Tip #812: A Rose is…A Memory?

“Nothing brings to life again a forgotten memory like fragrance.”  Christopher  Poindexter

Have you ever thought how nice it would be if you could learn while you were sleeping? Not only learn, but retain what you learned? And no, we’re not talking about listening to tape recordings to learn a language or something else.

What we’re talking about is a finding in a recent study, since confirmed by other studies, that the strategic use of fragrances while learning and during sleep might improve learning retention.

At some point in your life, you have probably experienced when a certain fragrance immediately prompted a memory of a person, a place, a feeling or an event. This is not surprising, since the sense of smell is one of the oldest senses, with a close link to the parts of the brain that deal with memory and emotion.

“Learning anything new relies on the conversion of details from the short-term memory into the long-term memory, which occurs through a process called consolidation. Earlier studies have demonstrated that consolidation during sleep is vital for building memories.” Scientists wondered if fragrance during sleep would also build memories.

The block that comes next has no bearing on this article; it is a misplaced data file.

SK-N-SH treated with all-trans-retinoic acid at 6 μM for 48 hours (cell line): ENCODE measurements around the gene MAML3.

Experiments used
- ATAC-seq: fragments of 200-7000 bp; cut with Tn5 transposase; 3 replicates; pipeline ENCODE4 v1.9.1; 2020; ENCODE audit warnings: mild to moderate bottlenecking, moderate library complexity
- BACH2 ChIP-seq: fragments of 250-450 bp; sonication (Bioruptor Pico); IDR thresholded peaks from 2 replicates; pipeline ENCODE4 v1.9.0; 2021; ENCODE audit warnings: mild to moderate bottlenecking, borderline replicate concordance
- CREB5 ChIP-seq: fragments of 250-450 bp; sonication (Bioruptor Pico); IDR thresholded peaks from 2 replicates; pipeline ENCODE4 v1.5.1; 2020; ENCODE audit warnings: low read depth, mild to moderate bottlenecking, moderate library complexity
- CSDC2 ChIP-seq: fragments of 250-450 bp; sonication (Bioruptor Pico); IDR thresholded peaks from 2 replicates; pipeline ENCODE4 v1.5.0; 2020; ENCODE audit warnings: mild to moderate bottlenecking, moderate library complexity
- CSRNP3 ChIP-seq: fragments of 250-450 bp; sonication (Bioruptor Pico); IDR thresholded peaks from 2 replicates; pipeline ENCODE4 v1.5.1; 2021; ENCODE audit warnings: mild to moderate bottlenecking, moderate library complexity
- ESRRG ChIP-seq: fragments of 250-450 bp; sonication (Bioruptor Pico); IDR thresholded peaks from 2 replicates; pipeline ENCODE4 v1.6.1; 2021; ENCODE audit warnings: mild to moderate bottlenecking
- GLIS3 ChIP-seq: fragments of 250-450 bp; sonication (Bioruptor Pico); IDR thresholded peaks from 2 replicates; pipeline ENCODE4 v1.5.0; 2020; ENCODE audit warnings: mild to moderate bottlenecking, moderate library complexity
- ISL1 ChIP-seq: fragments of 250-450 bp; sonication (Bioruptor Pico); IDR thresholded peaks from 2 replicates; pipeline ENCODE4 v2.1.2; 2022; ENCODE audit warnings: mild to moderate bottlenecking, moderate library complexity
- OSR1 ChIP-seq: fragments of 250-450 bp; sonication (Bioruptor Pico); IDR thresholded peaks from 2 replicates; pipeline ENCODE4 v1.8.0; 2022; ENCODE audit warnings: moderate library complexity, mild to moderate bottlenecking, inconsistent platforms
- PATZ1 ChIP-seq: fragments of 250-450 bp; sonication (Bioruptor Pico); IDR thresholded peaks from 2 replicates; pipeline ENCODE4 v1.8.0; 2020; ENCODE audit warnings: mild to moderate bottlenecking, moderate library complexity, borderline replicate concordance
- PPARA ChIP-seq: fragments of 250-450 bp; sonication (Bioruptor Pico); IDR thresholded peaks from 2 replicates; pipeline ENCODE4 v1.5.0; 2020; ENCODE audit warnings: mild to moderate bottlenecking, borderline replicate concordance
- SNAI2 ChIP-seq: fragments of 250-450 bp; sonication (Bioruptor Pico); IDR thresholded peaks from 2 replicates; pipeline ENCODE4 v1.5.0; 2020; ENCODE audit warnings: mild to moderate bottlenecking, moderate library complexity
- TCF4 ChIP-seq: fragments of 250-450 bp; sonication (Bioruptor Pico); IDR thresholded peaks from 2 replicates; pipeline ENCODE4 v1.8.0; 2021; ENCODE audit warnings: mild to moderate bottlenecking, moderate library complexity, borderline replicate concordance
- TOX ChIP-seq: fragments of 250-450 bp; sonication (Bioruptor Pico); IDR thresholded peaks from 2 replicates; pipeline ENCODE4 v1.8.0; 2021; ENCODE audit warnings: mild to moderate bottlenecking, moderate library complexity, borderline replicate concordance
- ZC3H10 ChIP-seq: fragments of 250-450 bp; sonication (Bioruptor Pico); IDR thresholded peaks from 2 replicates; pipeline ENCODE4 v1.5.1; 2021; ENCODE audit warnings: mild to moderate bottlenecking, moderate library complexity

This study involved 54 students in a sixth grade class in Germany who were learning English vocabulary and were expected to take a test in a week. They were split into four groups:

  • Group 1 with no exposure to any odor cues;
  • Group 2 with exposure to rose scented sticks while learning and while taking a test;
  • Group 3 with exposure to the rose scent while learning and every night before the test, but not during the test; and
  • Group 4, with exposure to the rose scent while learning, every night before the test and during the test.

The participants in Groups 3 and 4 performed significantly better on the test than the other two groups, demonstrating the importance of aroma exposure during sleep. As a matter of fact, according to first author Franziska Newmann, these students showed “a significant increase in learning success by about 30% if the incense sticks were used during both the learning and sleeping phases.”

The difference between these two groups’ performance was minimal, indicating that exposure to the aroma during sleep was the important factor.

I don’t know why they chose rose as the fragrance to test. That would be worth exploring.

However, I still plan to purchase a rose incense stick and try this out for myself. How about you? If it works as they say it does, I’ll probably buy the incense sticks in bulk and hand them out to every class participant!

May your learning be sweet.



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